Why Monty Python Makes for Good Religion: Reflections on Religion and Film, Part 2/3

(This is Part 2 of a 3-part series. See Part 1 here.)




There is another hot issue in a discussion about religion and the Bible: the question of who has authority over the telling of a narrative? How about The Bible miniseries on The History Channel? It’s a very confident little piece, isn’t it? Let me tell you a little bit about the text it purports to be based off of, especially what the Christian production company might consider the most important installment of the miniseries–the life of Jesus of Nazareth.

The New Testament is comprised of a few categories–let’s call them the gospels and the letters. There are four gospels, four separate accounts of the ministry and eventual execution of Jesus, inscribed between 30-60 years after his death. They offer four competing narratives, and if you lay them in parallel formation they contradict each other blatantly. Between the four gospels you have four different scenes at the tomb when Jesus is discovered to have triumphed over death through resurrection. Which do the fillmmakers pick? Do they conflate all four? Are they noble to one? What is their agenda?

A certain kind of Christian production company is likely to ignore the Gospel of Mark, which ends with this line: “So they went out and fled from the tomb, for terror and amazement had seized them; and they said nothing to anyone, for they were afraid” (Mark 16:20, NRSV). Now that’s not very glorious. That’s the version Italian cinema will engage, and Pier Paolo Pasolini does it beautifully in his creepy, sorrowful portrayal of the Passion story. But production companies who want to glorify Jesus also don’t like the Gospel of Luke, where the Marys and Peter see two strange men, presumably angels, and yet again “they went home, amazed at what had happened” (Luke 24:12 NRSV). Even in the Gospel of John, supposedly the evangelical one, Mary runs into Jesus at the tomb, disguised as a gardener, and she flees. Let’s keep looking for glory. Finally! The Gospel of Matthew delivers! A big angel is chilling on the tombstone, proclaims the risen Lord, and the disciples meet Jesus on their way home! The Bible miniseries uses this version of the tomb scene.

So you see–there’s no authoritative tale of the Bible. Anyone who tells you so is selling you something. Anyone who makes a movie about it has to make these choices. But film is very powerful–remember Paul on his imaginary white horse on the road to Damascus?–and it seals in the minds of the viewers certain ideas about the way things went down that day at the tomb. That silver screen stabilizes in our collective imaginations the FACT–like Paul’s factual horse–of a resurrection. That miniseries confirms with utter confidence the particular details around the central message of Christianity–not just that there is a truth that is bigger than all of our miserable lives and insignificant deaths, but that it happened in such and such a specific way. Suddenly, with the authoritative portrayal of the resurrection, we have history’s greatest Zombie story sealed into the minds of many viewers who don’t care to actually read the Bible they hold up as representing historical truth. What’s true? Well, it’s in the Bible. Did you read it? No–this movie tells the story. Oh I see–and I bet you’ll use your own version of the Bible to do lots of other gruesome things, like deny civil rights to gay people.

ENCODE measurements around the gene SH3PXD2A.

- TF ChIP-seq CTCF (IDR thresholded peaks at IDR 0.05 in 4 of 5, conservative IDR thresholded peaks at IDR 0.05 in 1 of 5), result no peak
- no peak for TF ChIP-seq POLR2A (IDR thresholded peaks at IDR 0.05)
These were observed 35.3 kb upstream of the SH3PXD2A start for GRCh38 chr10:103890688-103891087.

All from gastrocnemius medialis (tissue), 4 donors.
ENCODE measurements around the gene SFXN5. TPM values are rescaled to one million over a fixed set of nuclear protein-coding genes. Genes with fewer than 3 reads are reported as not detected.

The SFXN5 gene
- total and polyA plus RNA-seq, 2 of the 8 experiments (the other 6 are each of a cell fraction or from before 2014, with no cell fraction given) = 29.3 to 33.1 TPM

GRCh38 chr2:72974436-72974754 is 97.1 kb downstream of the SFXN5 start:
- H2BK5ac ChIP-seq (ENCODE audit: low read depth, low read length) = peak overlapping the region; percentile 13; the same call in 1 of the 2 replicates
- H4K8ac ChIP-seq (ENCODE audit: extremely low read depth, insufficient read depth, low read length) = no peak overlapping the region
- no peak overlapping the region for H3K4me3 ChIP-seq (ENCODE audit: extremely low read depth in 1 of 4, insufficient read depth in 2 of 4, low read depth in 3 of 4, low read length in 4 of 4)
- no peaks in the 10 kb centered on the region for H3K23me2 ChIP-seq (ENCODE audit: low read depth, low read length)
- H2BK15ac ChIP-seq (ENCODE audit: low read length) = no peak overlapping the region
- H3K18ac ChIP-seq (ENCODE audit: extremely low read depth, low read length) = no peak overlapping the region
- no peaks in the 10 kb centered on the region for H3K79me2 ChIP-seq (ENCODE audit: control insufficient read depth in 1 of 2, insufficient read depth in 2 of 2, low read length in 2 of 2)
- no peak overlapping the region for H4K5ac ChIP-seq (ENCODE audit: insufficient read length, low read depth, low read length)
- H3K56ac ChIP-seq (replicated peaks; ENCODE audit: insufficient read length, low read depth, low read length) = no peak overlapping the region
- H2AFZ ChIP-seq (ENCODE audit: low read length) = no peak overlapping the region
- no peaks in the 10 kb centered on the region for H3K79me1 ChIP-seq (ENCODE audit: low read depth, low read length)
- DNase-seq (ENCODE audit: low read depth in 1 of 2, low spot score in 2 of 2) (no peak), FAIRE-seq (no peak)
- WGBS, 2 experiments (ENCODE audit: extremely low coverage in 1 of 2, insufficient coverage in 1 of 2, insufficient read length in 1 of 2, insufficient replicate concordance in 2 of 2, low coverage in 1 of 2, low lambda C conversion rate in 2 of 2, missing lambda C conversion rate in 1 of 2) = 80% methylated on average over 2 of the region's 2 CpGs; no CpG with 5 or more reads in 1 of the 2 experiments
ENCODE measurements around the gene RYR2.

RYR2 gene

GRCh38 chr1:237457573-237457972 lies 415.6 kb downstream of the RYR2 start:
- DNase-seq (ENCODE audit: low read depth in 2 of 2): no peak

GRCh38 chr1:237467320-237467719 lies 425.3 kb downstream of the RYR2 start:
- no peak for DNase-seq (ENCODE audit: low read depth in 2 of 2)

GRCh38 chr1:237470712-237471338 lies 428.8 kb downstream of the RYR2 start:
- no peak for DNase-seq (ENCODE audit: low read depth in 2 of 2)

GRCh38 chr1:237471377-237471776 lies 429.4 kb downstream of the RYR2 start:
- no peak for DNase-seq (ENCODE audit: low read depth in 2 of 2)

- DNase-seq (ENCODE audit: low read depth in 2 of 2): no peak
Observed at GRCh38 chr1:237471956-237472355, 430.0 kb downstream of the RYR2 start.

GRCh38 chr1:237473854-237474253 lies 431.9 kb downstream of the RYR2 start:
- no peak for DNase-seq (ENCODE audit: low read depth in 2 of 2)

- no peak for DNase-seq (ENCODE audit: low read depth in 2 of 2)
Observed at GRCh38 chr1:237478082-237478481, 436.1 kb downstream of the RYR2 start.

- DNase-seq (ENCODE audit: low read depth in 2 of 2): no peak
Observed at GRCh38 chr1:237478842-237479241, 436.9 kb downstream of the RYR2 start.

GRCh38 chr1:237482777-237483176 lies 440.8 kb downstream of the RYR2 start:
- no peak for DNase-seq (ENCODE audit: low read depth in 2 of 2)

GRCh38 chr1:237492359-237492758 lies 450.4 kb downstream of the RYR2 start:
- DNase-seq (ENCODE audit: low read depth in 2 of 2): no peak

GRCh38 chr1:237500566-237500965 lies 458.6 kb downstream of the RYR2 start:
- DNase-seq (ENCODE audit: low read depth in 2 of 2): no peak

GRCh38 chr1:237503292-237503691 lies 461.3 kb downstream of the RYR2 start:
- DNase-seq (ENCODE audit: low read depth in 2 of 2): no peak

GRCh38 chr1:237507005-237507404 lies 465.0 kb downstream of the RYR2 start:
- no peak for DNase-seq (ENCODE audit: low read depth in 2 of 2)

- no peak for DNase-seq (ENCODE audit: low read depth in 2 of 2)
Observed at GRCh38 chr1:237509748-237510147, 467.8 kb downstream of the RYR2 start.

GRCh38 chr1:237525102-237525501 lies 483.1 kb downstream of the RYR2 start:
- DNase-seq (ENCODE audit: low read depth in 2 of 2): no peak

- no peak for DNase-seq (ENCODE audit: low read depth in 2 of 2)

Next up in this trinitarian series about religion and film: we return to Monty Python’s Life of Brian and try to figure out why it is so deliciously offensive.

See Part 3 here.


Originally delivered to the BU Film Society as the Spring 2013 lecture on Religion and Film, at their screening of MONTY PYTHON’S THE LIFE OF BRIAN.

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